More effective outpatient preventive care is one of the major proposed mechanisms by which health insurance leads to improved health outcomes,1 and outpatient care is uniquely important for preventing death attributable to OHCA, given the 95% mortality rate after a cardiac arrest occurs.31 SCA‐targeted prevention with the implantable cardioverter defibrillator is a well‐recognized approach to reducing arrhythmic death.32, 33 Other important approaches for reducing arrhythmic death include improved cardiovascular risk factor modification through smoking cessation and statin use, and improving medication therapy for patients with recognized atherosclerotic cardiovascular disease or heart failure.19, 20, 21, 32, 34, 35 Given evidence showing that individuals who receive health insurance engage more effectively in cardiovascular care,1 it is plausible to consider that improved diagnosis and prevention of cardiovascular disease resulting from expanded insurance availability could explain the observed decrease in OHCA incidence among middle‐aged Multnomah County residents.
Our study has important strengths. OHCA of presumed cardiac etiology is a highly relevant outcome, since it is a readily definable major adverse health outcome that constitutes a major proportion of all‐cause mortality.17, 23 The study employed consistent measurement methods that did not change with time and were made by EMS providers unaware of the study objectives. We studied a populous geographic area exposed to abrupt, large‐scale expansion of Medicaid and direct‐purchase private insurance; therefore, we could capture adaptive or maladaptive effects of large‐scale policy changes in the context of intentional changes to the regional healthcare delivery infrastructure.
Our study also has important limitations. As outlined above, this was an observational study in a single urban geographic area that was underpowered for regression‐based techniques; as a result it should not be used to infer that health insurance was the cause of the observed decline in OHCA incidence nor that the findings would be consistently generalizable to other regions. However, as a pilot study the association observed coupled with a feasible and scalable study design provides important justification for larger scale investigations that could exclude confounders and allow more robust causal inferences. Other limitations include our assumption that OHCA of presumed primary cardiac etiology as defined by EMS information from the time of arrest was a reasonable surrogate for SCA that is defined by detailed review of arrest‐related and pre‐arrest medical records. This method may overestimate SCA magnitude if underlying disorders such as pneumonia, sepsis, or cancer are not known or coded by EMS personnel, while it may underestimate SCA magnitude if conditions such as respiratory arrest are incorrectly identified as the primary cause of OHCA rather than as a symptom of acute ischemia or ventricular tachycardia. While more detailed clinical information is required for etiologic and mechanistic investigations of SCA, the approach used in this study allows for efficient measurement of OHCA incidence changes over time. Any miscategorization should be consistent between time periods and therefore would not be expected to influence the OHCA incidence changes that are the focus of this investigation.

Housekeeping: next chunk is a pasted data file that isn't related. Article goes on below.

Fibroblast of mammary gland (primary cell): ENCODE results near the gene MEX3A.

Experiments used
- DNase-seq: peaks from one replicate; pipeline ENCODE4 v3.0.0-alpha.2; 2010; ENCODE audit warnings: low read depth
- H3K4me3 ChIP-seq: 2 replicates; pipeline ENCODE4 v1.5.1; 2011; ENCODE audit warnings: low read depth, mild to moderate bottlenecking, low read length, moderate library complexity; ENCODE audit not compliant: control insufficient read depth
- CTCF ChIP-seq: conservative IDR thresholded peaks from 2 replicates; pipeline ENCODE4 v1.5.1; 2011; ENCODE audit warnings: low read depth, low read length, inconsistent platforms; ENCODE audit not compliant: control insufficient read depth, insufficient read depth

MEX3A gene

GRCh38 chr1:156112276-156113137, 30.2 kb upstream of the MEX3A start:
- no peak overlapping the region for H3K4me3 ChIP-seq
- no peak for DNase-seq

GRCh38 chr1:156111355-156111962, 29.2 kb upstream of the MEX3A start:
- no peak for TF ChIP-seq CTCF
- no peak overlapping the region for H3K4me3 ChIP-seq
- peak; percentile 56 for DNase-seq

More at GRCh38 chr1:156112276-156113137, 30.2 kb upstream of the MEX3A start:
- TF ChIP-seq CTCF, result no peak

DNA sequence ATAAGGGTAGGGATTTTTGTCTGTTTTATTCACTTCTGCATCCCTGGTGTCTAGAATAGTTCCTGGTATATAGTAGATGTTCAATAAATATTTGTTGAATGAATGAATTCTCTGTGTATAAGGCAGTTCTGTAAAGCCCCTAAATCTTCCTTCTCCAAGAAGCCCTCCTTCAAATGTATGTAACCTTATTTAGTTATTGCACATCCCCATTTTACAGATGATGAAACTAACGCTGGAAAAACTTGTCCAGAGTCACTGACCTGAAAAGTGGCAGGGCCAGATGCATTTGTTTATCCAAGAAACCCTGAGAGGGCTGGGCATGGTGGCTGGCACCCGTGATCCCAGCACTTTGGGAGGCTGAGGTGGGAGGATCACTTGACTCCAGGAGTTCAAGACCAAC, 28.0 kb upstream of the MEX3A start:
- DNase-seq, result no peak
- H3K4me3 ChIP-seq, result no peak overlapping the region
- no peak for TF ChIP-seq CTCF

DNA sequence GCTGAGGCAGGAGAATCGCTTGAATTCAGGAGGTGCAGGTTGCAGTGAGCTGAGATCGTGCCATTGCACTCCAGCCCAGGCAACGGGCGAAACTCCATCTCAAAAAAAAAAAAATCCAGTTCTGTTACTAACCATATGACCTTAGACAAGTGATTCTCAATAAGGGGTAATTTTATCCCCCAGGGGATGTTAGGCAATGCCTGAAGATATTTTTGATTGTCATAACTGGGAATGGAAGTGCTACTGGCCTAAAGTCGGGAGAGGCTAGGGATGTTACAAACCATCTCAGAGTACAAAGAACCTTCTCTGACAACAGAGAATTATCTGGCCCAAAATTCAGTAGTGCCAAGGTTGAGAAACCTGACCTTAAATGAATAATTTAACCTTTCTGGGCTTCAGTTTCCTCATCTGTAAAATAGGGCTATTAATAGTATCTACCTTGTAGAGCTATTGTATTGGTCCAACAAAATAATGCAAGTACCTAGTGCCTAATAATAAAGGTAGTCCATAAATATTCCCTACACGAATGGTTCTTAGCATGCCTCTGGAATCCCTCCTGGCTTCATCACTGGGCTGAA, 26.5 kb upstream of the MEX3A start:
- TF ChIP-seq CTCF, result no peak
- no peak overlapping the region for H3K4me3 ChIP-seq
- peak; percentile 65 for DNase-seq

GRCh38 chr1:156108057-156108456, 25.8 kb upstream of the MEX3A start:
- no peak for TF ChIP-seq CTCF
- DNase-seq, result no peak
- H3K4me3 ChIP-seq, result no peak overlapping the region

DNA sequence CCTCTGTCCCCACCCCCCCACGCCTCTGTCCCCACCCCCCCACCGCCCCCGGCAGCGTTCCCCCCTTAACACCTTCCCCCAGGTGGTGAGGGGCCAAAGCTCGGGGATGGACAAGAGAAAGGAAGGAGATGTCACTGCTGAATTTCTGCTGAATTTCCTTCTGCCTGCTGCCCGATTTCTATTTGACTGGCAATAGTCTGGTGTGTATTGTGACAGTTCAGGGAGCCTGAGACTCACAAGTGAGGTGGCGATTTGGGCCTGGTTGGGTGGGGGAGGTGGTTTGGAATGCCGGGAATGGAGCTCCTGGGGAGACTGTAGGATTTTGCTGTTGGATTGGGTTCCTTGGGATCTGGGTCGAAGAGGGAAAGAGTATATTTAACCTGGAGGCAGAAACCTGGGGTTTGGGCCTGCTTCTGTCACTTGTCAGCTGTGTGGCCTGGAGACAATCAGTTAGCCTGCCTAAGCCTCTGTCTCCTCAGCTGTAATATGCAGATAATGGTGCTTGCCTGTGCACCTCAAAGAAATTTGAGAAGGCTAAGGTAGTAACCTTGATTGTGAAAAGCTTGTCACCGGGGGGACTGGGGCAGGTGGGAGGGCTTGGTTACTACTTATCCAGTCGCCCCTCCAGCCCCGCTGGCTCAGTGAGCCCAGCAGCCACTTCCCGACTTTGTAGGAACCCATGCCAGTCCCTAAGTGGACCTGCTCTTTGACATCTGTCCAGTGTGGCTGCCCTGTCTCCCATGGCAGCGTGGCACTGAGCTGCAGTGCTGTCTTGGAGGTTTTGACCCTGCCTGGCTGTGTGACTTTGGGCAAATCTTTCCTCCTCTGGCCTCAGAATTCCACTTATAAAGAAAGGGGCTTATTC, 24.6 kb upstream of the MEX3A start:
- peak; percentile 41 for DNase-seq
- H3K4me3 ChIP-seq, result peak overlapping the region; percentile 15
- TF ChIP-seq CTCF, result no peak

Community‐wide health insurance expansion, primarily through Medicaid, was associated with a significant decrease in the incidence of OHCA among middle‐aged individuals in Multnomah County, Oregon. These results are consistent with prior studies showing improvements in cardiovascular preventive care after the acquisition of insurance. Based on this pilot study, further investigation in larger populations using quasi‐experimental analytic techniques is warranted and feasible.
Sources of Funding
This work was supported by the National Heart, Lung, and Blood Institute (Stecker—K12HL108974; Chugh—R01HL122492 and R01HL126938).
The authors thank all EMS personnel (American Medical Response and Portland and Gresham fire departments) and hospitals in the Portland metropolitan area for their assistance, as well as Katherine Strelich, MD for discussions that prompted this investigation and Rochelle Fu, PhD for statistical consultations.
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- ↵Card D, Dobkin C, Maestas N. The impact of near universal insurance coverage on health care utilization and health: evidence from Medicare. 2004;98:2242–2258.
- ↵Stecker EC, Reinier K, Marijon E, Narayanan K, Teodorescu C, Uy‐Evanado A, Gunson K, Jui J, Chugh SS. Public health burden of sudden cardiac death in the United States. Circ Arrhythm Electrophysiol. 2014;7:212–217.